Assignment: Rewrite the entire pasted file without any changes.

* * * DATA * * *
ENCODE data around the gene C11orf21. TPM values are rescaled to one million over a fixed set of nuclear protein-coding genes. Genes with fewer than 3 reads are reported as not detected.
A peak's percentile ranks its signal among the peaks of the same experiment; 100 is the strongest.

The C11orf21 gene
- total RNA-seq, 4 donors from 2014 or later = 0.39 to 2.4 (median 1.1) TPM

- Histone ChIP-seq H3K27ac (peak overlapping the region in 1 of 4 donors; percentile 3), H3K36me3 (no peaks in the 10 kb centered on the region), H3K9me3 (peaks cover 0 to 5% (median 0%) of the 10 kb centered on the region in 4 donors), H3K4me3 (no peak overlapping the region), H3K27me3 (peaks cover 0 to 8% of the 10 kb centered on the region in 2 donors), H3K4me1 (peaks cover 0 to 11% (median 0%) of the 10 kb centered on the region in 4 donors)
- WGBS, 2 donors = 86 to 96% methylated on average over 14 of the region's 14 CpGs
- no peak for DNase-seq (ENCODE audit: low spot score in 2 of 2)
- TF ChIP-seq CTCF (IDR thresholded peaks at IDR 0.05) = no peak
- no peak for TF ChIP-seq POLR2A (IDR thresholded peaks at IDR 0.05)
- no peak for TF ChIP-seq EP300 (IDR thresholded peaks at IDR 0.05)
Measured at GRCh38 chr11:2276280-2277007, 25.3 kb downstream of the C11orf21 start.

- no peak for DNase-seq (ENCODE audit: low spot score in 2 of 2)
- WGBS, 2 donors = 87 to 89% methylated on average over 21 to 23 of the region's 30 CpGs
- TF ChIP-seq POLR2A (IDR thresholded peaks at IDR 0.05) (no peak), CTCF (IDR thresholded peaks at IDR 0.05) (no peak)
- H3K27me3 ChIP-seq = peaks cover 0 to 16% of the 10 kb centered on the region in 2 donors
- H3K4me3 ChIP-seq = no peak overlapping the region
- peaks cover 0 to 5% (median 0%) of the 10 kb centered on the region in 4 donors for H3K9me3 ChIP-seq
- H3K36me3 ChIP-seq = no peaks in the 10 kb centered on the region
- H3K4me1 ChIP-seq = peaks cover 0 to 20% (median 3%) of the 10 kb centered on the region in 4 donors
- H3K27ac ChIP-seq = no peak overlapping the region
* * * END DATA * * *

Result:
ENCODE data around the gene C11orf21. TPM values are rescaled to one million over a fixed set of nuclear protein-coding genes. Genes with fewer than 3 reads are reported as not detected.
A peak's percentile ranks its signal among the peaks of the same experiment; 100 is the strongest.

The C11orf21 gene
- total RNA-seq, 4 donors from 2014 or later = 0.39 to 2.4 (median 1.1) TPM

- Histone ChIP-seq H3K27ac (peak overlapping the region in 1 of 4 donors; percentile 3), H3K36me3 (no peaks in the 10 kb centered on the region), H3K9me3 (peaks cover 0 to 5% (median 0%) of the 10 kb centered on the region in 4 donors), H3K4me3 (no peak overlapping the region), H3K27me3 (peaks cover 0 to 8% of the 10 kb centered on the region in 2 donors), H3K4me1 (peaks cover 0 to 11% (median 0%) of the 10 kb centered on the region in 4 donors)
- WGBS, 2 donors = 86 to 96% methylated on average over 14 of the region's 14 CpGs
- no peak for DNase-seq (ENCODE audit: low spot score in 2 of 2)
- TF ChIP-seq CTCF (IDR thresholded peaks at IDR 0.05) = no peak
- no peak for TF ChIP-seq POLR2A (IDR thresholded peaks at IDR 0.05)
- no peak for TF ChIP-seq EP300 (IDR thresholded peaks at IDR 0.05)
Measured at GRCh38 chr11:2276280-2277007, 25.3 kb downstream of the C11orf21 start.

- no peak for DNase-seq (ENCODE audit: low spot score in 2 of 2)
- WGBS, 2 donors = 87 to 89% methylated on average over 21 to 23 of the region's 30 CpGs
- TF ChIP-seq POLR2A (IDR thresholded peaks at IDR 0.05) (no peak), CTCF (IDR thresholded peaks at IDR 0.05) (no peak)
- H3K27me3 ChIP-seq = peaks cover 0 to 16% of the 10 kb centered on the region in 2 donors
- H3K4me3 ChIP-seq = no peak overlapping the region
- peaks cover 0 to 5% (median 0%) of the 10 kb centered on the region in 4 donors for H3K9me3 ChIP-seq
- H3K36me3 ChIP-seq = no peaks in the 10 kb centered on the region
- H3K4me1 ChIP-seq = peaks cover 0 to 20% (median 3%) of the 10 kb centered on the region in 4 donors
- H3K27ac ChIP-seq = no peak overlapping the region